Articles | Volume 21, issue 7
© Author(s) 2021. This work is distributed under
the Creative Commons Attribution 4.0 License.
the Creative Commons Attribution 4.0 License.
© Author(s) 2021. This work is distributed under
the Creative Commons Attribution 4.0 License.
the Creative Commons Attribution 4.0 License.
Leveraging multi-model season-ahead streamflow forecasts to trigger advanced flood preparedness in Peru
Department of Civil and Environmental Engineering, University of Wisconsin–Madison, Madison, Wisconsin, USA
Nelson Institute for Environmental Studies, University of Wisconsin–Madison, Madison, Wisconsin, USA
Department of Civil and Environmental Engineering, University of Wisconsin–Madison, Madison, Wisconsin, USA
Climate Hazards Center, Department of Geography, University of California, Santa Barbara, Santa Barbara, California, USA
Red Cross Red Crescent Climate Centre, The Hague, 2521 CV, the Netherlands
Universidad Tecnológica del Perú (UTP), Lima, Peru
Department of Civil and Environmental Engineering, University of Wisconsin–Madison, Madison, Wisconsin, USA
No articles found.
Donghoon Lee, Jia Yi Ng, Stefano Galelli, and Paul Block
Hydrol. Earth Syst. Sci., 26, 2431–2448,Short summary
To fully realize the potential of seasonal streamflow forecasts in the hydropower industry, we need to understand the relationship between reservoir design specifications, forecast skill, and value. Here, we rely on realistic forecasts and simulated hydropower operations for 753 dams worldwide to unfold such relationship. Our analysis shows how forecast skill affects hydropower production, what type of dams are most likely to benefit from seasonal forecasts, and where these dams are located.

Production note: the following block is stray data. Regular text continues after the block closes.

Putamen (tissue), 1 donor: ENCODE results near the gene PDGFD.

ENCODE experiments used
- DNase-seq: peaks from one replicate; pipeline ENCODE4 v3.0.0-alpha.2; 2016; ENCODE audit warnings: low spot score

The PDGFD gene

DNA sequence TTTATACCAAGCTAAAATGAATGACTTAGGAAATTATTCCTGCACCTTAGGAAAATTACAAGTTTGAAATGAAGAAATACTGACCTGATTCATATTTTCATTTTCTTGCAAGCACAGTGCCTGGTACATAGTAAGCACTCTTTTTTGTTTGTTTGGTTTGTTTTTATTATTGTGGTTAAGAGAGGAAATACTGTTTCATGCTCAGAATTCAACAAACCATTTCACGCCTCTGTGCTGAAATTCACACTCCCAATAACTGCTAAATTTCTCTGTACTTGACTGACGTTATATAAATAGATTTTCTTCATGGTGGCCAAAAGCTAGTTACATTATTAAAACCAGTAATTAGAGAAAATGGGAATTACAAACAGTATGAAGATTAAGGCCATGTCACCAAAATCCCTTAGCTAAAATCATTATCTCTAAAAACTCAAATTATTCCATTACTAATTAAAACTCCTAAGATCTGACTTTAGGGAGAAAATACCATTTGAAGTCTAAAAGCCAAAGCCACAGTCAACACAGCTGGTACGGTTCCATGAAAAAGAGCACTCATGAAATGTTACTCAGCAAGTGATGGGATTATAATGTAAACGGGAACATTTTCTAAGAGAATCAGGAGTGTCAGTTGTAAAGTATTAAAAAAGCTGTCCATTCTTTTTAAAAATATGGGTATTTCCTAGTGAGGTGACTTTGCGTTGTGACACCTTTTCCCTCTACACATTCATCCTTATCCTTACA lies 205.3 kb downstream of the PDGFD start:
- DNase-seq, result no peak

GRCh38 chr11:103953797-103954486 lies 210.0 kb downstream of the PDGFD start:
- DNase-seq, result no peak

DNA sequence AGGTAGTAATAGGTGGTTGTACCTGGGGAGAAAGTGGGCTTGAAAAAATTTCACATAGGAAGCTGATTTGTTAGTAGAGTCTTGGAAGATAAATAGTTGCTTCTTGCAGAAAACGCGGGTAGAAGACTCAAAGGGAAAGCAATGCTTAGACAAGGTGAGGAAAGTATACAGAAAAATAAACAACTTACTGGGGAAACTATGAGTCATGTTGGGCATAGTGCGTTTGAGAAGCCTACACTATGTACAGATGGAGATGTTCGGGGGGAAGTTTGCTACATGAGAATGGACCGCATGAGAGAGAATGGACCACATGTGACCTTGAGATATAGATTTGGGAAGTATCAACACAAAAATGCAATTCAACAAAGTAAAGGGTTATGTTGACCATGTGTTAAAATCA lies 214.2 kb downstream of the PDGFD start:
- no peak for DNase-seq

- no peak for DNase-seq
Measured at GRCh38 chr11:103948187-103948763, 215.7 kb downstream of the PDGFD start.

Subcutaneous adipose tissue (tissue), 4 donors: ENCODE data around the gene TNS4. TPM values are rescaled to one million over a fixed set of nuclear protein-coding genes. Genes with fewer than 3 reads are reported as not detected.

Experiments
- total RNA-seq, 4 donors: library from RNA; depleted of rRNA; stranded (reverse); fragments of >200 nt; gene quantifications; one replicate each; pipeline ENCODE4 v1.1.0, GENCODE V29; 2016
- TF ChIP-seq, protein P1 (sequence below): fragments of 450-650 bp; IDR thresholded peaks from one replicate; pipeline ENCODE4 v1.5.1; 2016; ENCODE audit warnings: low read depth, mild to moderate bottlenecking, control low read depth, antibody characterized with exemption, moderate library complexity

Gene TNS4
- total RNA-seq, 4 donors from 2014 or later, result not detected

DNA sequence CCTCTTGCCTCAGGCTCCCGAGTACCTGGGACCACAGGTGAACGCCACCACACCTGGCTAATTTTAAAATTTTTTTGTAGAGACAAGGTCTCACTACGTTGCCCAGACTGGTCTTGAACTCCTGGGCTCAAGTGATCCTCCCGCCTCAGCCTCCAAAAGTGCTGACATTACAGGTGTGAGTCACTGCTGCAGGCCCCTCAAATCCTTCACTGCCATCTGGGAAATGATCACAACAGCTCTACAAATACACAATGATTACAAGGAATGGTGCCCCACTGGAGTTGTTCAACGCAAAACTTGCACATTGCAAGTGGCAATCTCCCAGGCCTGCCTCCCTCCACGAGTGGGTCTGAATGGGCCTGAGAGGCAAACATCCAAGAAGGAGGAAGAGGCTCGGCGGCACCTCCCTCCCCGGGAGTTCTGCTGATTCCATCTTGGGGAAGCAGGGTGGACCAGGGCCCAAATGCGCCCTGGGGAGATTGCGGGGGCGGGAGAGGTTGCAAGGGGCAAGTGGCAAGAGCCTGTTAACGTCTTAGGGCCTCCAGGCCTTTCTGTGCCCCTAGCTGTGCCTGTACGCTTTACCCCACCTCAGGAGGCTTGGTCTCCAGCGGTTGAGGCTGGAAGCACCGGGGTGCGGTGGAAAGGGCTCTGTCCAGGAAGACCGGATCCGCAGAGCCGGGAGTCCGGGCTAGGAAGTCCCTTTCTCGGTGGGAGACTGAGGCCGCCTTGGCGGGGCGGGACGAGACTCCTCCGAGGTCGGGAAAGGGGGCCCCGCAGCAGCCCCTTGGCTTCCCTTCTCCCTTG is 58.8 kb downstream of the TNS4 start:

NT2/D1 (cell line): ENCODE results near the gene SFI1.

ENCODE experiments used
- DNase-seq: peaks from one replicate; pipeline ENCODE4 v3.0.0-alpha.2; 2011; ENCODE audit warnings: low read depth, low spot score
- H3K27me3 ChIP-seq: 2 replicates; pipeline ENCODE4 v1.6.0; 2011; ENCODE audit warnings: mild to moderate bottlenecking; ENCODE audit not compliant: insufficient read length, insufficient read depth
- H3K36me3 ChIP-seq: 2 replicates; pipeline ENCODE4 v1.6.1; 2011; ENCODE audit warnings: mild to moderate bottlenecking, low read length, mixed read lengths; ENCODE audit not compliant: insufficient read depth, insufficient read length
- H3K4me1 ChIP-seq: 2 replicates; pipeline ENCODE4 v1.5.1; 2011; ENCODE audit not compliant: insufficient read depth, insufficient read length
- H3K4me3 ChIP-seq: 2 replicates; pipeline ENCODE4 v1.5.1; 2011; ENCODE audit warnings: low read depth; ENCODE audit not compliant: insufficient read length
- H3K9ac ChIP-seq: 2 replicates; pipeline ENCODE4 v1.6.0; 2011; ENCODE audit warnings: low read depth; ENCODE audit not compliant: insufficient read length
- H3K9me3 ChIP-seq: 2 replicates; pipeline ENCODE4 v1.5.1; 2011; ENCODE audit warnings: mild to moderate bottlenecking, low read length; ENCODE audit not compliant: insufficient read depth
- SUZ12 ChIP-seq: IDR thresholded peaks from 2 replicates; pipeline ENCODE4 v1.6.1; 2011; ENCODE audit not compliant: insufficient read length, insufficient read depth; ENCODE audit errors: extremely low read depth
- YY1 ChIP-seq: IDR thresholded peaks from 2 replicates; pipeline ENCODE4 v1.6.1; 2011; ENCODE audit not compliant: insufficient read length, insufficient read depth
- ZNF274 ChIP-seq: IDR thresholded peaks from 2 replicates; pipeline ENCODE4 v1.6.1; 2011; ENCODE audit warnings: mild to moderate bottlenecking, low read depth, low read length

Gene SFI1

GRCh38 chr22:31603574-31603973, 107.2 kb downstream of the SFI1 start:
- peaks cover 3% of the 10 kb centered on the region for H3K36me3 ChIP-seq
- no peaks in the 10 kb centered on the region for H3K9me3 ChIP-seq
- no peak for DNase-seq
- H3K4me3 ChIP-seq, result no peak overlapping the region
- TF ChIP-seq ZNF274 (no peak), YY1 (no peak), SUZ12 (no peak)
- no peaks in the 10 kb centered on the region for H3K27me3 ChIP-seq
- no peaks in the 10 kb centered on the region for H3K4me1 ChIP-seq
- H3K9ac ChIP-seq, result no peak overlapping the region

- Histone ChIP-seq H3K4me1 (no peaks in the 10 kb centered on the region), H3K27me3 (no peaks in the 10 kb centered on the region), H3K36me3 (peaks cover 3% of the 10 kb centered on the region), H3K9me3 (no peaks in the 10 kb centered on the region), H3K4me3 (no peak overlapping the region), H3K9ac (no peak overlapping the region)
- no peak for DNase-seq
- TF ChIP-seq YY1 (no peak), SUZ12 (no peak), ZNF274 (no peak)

Jamie Towner, Andrea Ficchí, Hannah L. Cloke, Juan Bazo, Erin Coughlan de Perez, and Elisabeth M. Stephens
Hydrol. Earth Syst. Sci., 25, 3875–3895,Short summary
We examine whether several climate indices alter the magnitude, timing and duration of floods in the Amazon. We find significant changes in both flood magnitude and duration, particularly in the north-eastern Amazon for negative SST years in the central Pacific Ocean. This response is not repeated when the negative anomaly is positioned further east. These results have important implications for both social and physical sectors working towards the improvement of flood early warning systems.
Donghoon Lee, Hassan Ahmadul, Jonathan Patz, and Paul Block
Nat. Hazards Earth Syst. Sci., 21, 1807–1823,Short summary
This article assesses the thematic and composite social and health vulnerability of Bangladesh to floods. Tailored vulnerability, weighted by flood forecast and satellite inundation, can be used to predict the massive impacts of the August 2017 flood event. This approach has several advantages and practical implications, including the potential to promote targeted and coordinated disaster management and health practices.
Jamie Towner, Hannah L. Cloke, Ervin Zsoter, Zachary Flamig, Jannis M. Hoch, Juan Bazo, Erin Coughlan de Perez, and Elisabeth M. Stephens